for instance in your first loop iteration you could work with zonotopes (assuming we have the efficient minkowski_difference) until the intersection "for free"
but then in the second iteration you will have an HPolytope and have to use the slower methods
but that happens automatically
ueliwechsler
@ueliwechsler
I most cases, I would use the BallInf, but in general, I'd like to know the computational complexity of the general case, which for me is HPolytope.
Christian Schilling
@schillic
ok sure
ueliwechsler
@ueliwechsler
Thanks for the clarification, I was sloppy while dealing with the concrete types
Christian Schilling
@schillic
no problem, it gave us the opportunity to help :)
i can have a look at JuliaReach/LazySets.jl#1500 (the linear map) in the next days, but if you are eager, you can just add this option yourself and see if it helps (here)
this has a nasty tail, so you have to pass the option through several helper functions :)
basically make this line optional
ueliwechsler
@ueliwechsler
👍 thanks, I will try it out. I am curious how much it will change the performance.
Marcelo Forets
@mforets
minkowski_difference for hyperrectangular sets can be specialized as well or not?
Marcelo Forets
@mforets
But it is cheap anyways give 2 ballinf as you said above..
The equality check can also be improved..? Save half the evaluations in the dual inclusion by checking approximate equality of the support functions
Christian Schilling
@schillic

minkowski_difference for hyperrectangular sets can be specialized as well or not?

maybe, but the hyperrectangle will definitely be destroyed by the linear_map
but that would be an alternative to my other suggestion: overapproximate the result of linear_map by a hyperrectangle. hyperrectangles are closed under intersection, so this would give you a "stable" loop. and all of these operations are cheap, so i would really give it a try, just to see the potential performance boost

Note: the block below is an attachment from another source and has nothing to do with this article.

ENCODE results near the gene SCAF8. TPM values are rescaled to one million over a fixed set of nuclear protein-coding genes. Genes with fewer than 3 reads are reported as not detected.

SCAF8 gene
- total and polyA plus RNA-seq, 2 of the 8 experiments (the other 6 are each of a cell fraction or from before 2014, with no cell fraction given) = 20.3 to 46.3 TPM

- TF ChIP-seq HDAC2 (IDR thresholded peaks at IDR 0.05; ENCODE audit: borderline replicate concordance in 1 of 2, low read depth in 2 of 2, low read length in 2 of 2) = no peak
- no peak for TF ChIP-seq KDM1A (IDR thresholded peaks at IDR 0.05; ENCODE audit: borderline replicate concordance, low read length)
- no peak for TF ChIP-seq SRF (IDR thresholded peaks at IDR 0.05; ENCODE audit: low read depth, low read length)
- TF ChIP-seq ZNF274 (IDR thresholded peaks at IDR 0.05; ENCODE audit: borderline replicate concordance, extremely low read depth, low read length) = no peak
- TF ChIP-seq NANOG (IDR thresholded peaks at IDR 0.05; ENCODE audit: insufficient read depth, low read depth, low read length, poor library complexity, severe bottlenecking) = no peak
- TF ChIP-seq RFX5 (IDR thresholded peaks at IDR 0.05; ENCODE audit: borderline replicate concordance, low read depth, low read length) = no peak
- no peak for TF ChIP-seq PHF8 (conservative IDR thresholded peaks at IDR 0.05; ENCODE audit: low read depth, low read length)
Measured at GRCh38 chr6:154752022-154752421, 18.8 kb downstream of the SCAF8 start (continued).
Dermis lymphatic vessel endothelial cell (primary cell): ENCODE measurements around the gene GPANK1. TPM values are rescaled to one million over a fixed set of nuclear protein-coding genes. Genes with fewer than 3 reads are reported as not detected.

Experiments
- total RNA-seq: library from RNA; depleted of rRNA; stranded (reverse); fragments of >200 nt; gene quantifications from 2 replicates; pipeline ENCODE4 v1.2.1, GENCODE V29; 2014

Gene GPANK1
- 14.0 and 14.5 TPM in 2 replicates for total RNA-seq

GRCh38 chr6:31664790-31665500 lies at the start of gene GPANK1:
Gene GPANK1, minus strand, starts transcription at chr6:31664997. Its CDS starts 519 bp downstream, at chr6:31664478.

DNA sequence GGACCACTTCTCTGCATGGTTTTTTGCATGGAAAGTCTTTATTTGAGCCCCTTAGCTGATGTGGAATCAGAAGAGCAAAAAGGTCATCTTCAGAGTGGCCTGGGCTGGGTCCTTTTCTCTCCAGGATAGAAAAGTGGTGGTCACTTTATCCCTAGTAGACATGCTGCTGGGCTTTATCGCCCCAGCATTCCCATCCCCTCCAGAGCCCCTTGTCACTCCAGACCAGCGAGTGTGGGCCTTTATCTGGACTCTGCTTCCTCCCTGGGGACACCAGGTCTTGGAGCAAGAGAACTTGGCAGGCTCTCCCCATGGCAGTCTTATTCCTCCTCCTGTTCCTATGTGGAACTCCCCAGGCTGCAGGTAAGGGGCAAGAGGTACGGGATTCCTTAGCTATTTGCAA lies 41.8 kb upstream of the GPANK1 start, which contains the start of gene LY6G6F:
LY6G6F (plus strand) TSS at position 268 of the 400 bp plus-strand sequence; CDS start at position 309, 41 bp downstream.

@ueliwechsler: can you try out the variant of your algorithm with this change?
𝒫⁺ = intersection(overapproximate(linear_map(S_inv, minkowski_difference(𝒫,𝒲)), Hyperrectangle), 𝒟)

The equality check can also be improved..? Save half the evaluations in the dual inclusion by checking approximate equality of the support functions

i didn't understand this proposal. but yeah, if typically one of the two inclusions fails, it is more efficient to do that check first (because it usually avoids the second check). and again for hyperrectangles this equality check can be made very efficient

Benoît Legat
@blegat
@mforets The advantage of JuMP is that it will automatically add needed caching and bridges layers
Christian Schilling
@schillic

@blegat while you are here: i cannot get MOI to work with Rationals. what is wrong here?

using GLPK, MathOptInterface
const MOI = MathOptInterface
N = Rational{Int}
solver = GLPK.Optimizer(method=GLPK.EXACT)
x = MOI.add_variables(solver, 1)
MOI.set(solver, MOI.ObjectiveSense(), MOI.FEASIBILITY_SENSE)
a = MOI.ScalarAffineFunction(MOI.ScalarAffineTerm.(N[1], x), N(0))
b = MOI.LessThan(N(0))
MOI.add_constraint(solver, a, b)

this throws an error:

ERROR: MathOptInterface.UnsupportedConstraint{MathOptInterface.ScalarAffineFunction{Rational{Int64}},MathOptInterface.LessThan{Rational{Int64}}}: `MathOptInterface.ScalarAffineFunction{Rational{Int64}}`-in-`MathOptInterface.LessThan{Rational{Int64}}` constraint is not supported by the model.

note that for N = Float64 this works

this is the LP (no objective) s.t. x <= 0
Christian Schilling
@schillic
hm, it seems that GLPK does not support adding Rational constraints at all